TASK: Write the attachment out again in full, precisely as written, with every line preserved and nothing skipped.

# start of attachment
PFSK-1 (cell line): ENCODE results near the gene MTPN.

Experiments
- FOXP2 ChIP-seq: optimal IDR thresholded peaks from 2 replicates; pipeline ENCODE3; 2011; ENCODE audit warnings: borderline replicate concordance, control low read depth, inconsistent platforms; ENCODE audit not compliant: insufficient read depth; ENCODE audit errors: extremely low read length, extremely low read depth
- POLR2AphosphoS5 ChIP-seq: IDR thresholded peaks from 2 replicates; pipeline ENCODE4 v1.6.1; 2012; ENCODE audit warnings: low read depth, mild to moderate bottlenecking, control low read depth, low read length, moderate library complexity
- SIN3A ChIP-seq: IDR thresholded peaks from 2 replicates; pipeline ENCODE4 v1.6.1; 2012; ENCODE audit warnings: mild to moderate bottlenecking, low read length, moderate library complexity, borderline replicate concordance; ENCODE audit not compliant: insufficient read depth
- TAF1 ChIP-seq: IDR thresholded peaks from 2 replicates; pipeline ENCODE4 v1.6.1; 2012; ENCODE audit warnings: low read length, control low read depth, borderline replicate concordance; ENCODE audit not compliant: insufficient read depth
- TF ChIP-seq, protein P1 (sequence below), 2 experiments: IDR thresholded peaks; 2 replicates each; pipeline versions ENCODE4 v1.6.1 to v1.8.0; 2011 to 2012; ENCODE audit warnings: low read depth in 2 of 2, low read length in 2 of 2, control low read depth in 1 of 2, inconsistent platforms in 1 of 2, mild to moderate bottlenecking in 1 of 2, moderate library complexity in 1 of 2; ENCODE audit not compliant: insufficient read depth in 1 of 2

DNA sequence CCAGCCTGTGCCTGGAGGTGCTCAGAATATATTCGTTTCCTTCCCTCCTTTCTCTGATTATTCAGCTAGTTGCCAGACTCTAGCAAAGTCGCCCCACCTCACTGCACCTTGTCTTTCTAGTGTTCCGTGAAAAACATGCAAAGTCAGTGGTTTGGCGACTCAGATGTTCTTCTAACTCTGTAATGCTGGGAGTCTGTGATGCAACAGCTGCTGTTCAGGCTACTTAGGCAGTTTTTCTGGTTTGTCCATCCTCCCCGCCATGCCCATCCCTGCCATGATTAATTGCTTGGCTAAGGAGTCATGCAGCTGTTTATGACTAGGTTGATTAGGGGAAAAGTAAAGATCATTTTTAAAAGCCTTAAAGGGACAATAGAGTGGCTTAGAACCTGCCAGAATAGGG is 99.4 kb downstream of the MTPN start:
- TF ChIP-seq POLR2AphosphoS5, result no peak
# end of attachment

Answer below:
PFSK-1 (cell line): ENCODE results near the gene MTPN.

Experiments
- FOXP2 ChIP-seq: optimal IDR thresholded peaks from 2 replicates; pipeline ENCODE3; 2011; ENCODE audit warnings: borderline replicate concordance, control low read depth, inconsistent platforms; ENCODE audit not compliant: insufficient read depth; ENCODE audit errors: extremely low read length, extremely low read depth
- POLR2AphosphoS5 ChIP-seq: IDR thresholded peaks from 2 replicates; pipeline ENCODE4 v1.6.1; 2012; ENCODE audit warnings: low read depth, mild to moderate bottlenecking, control low read depth, low read length, moderate library complexity
- SIN3A ChIP-seq: IDR thresholded peaks from 2 replicates; pipeline ENCODE4 v1.6.1; 2012; ENCODE audit warnings: mild to moderate bottlenecking, low read length, moderate library complexity, borderline replicate concordance; ENCODE audit not compliant: insufficient read depth
- TAF1 ChIP-seq: IDR thresholded peaks from 2 replicates; pipeline ENCODE4 v1.6.1; 2012; ENCODE audit warnings: low read length, control low read depth, borderline replicate concordance; ENCODE audit not compliant: insufficient read depth
- TF ChIP-seq, protein P1 (sequence below), 2 experiments: IDR thresholded peaks; 2 replicates each; pipeline versions ENCODE4 v1.6.1 to v1.8.0; 2011 to 2012; ENCODE audit warnings: low read depth in 2 of 2, low read length in 2 of 2, control low read depth in 1 of 2, inconsistent platforms in 1 of 2, mild to moderate bottlenecking in 1 of 2, moderate library complexity in 1 of 2; ENCODE audit not compliant: insufficient read depth in 1 of 2

DNA sequence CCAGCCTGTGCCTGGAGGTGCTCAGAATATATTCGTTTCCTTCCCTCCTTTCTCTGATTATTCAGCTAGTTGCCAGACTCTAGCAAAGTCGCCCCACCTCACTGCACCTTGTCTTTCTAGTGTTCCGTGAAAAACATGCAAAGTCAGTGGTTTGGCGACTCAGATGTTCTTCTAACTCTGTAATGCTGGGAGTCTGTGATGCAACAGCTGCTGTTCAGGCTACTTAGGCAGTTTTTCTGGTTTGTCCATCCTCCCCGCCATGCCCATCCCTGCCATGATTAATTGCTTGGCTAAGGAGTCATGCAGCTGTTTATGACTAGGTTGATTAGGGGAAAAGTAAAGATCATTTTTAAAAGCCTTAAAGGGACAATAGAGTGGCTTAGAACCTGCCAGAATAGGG is 99.4 kb downstream of the MTPN start:
- TF ChIP-seq POLR2AphosphoS5, result no peak